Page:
What would be the consequences if most of America’s Jewish liberals were now to distance themselves from Israel? Well, what would not happen is any fundamental changes in the goals set by Israel’s present government, other than changes that might be brought about due to pressure from Israelis themselves. Israel and its western allies are too entangled in joint defense, intelligence, science and technology and economic ventures for these partners to offer anything more than verbal criticism as a response to the issues that are now a source of discontent for many America’s Jews.
In my opinion the consequences would be mostly to the detriment of these Jews. Whether or not they acknowledge it, Israel remains their strongest link to something authentically and meaningfully Jewish. Israel has become a dynamic classroom for many thousands of young North American Jews whose Jewish education is markedly deficient. The ability of the “Israel effect” to bolster the Jewish identity and raise the knowledge level of young Jewish adults has been demonstrated over and again through Birthright and other Israel programs. Would turning away from Israel mean also giving up on Birthright? How would American Jews then realize their Jewishness—through Tikkun Olam? Gentiles also practice Tikkun Olam, only under a different name; there is no Jewish patent on doing good in the world.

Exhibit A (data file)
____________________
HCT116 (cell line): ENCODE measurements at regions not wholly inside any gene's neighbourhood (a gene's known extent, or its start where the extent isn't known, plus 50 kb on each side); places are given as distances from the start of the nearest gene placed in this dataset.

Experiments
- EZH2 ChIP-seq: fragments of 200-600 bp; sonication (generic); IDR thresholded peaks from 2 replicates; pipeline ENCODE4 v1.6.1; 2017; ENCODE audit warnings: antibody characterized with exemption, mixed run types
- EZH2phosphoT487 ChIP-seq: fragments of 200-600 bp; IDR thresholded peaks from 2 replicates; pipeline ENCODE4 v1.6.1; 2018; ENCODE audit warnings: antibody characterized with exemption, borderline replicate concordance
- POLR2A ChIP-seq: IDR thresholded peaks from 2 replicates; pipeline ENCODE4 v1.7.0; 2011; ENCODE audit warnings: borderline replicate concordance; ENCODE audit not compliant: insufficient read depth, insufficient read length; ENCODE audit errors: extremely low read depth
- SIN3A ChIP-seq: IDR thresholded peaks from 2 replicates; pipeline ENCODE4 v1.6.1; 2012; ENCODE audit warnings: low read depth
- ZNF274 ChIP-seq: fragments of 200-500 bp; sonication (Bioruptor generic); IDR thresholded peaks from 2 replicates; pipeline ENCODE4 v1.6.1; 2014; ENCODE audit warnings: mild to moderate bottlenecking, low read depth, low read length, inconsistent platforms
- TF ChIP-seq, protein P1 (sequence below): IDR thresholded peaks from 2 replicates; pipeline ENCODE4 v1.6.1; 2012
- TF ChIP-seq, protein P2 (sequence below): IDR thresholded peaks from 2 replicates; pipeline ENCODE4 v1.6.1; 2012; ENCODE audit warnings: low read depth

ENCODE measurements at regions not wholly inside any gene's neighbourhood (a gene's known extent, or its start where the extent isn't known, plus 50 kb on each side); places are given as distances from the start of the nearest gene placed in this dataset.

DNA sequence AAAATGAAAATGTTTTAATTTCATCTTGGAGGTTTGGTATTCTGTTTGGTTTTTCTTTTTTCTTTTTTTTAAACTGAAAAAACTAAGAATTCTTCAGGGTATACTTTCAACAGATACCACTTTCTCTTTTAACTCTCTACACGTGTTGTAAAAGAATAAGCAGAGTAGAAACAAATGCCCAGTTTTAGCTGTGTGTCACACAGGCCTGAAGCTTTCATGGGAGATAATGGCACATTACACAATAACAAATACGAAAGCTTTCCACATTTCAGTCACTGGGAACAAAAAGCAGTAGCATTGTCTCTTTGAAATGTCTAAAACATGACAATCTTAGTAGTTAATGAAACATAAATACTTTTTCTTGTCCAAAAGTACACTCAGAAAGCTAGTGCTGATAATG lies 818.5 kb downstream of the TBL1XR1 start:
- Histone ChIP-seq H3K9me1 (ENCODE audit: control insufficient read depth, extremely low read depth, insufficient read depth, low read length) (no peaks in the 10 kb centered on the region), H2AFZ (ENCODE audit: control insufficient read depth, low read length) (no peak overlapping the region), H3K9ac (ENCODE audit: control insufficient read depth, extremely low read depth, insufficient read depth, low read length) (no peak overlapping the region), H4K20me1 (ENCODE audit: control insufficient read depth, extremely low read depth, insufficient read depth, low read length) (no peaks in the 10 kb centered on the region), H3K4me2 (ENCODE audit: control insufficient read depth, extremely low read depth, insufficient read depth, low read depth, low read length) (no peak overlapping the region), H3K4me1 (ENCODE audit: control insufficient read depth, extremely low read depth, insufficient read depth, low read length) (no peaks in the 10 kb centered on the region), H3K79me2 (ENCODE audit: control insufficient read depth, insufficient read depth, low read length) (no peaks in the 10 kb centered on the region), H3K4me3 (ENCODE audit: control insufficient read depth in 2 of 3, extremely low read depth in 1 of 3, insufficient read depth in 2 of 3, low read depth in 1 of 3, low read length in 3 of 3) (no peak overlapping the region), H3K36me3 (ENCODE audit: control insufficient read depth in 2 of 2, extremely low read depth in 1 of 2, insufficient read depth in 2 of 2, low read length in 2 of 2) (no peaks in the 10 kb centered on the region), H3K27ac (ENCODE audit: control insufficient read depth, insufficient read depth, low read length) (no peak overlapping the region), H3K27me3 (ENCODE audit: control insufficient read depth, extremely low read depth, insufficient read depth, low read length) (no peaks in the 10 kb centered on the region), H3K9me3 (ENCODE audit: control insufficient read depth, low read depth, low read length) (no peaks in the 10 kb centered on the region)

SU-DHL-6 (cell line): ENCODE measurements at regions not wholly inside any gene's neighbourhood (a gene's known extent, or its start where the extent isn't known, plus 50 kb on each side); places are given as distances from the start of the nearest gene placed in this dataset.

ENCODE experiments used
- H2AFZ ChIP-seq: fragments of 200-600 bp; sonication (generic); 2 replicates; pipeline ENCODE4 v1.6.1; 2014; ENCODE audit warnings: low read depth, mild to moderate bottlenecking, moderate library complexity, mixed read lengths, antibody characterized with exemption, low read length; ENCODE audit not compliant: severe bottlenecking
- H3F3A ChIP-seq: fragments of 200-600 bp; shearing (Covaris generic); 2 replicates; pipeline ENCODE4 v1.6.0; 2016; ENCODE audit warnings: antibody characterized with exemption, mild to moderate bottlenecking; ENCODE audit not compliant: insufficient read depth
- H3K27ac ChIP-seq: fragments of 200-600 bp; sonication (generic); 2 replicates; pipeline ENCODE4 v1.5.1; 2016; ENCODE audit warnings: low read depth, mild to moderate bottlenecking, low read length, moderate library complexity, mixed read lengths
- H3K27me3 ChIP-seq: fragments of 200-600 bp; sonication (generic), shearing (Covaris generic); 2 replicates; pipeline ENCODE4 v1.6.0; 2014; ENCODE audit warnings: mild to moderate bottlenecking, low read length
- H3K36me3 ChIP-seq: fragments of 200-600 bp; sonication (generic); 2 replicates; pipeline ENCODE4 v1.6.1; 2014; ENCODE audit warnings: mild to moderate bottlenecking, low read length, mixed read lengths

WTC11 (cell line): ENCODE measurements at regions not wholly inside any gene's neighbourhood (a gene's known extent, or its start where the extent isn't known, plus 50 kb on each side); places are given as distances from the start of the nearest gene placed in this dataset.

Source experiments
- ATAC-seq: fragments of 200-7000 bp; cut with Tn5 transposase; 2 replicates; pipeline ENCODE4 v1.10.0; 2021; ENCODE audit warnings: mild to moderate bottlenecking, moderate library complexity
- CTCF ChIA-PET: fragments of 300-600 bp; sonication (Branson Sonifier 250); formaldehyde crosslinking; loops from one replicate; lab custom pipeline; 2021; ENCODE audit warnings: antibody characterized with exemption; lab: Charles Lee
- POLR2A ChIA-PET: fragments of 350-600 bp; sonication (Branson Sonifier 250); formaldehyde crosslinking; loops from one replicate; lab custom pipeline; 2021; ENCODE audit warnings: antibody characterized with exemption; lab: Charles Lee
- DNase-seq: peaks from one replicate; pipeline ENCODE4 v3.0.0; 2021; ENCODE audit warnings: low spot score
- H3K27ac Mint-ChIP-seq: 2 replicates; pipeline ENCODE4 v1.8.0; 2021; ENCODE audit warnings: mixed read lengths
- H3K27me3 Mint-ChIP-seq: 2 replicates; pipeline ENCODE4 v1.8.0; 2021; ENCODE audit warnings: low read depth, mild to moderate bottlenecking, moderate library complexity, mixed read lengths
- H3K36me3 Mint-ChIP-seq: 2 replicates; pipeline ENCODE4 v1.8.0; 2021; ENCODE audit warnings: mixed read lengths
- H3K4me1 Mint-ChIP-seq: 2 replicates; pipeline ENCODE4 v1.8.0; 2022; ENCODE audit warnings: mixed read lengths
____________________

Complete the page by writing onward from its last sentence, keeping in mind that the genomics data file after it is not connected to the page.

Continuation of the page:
I remain doubtful that the dark scenario predicted by many will materialize. While it is still possible that more American Jews, liberals and those to their left, will now decide to disassociate with Israel, if they haven’t already done so, I believe that most of America’s Jews, those who profess to still care about being Jewish, will employ caution and realize that the State of Israel, in spite of the current political challenges, is the strongest connection they have to their people, past, present and future.
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Ardie Geldman is a writer and public speaker who lives in Efrat, Israel. His articles on Jewish life and Israel and book reviews have appeared in the Encyclopedia Judaica, the Journal of Jewish Communal Studies, the Jerusalem Post and The Times of Israel.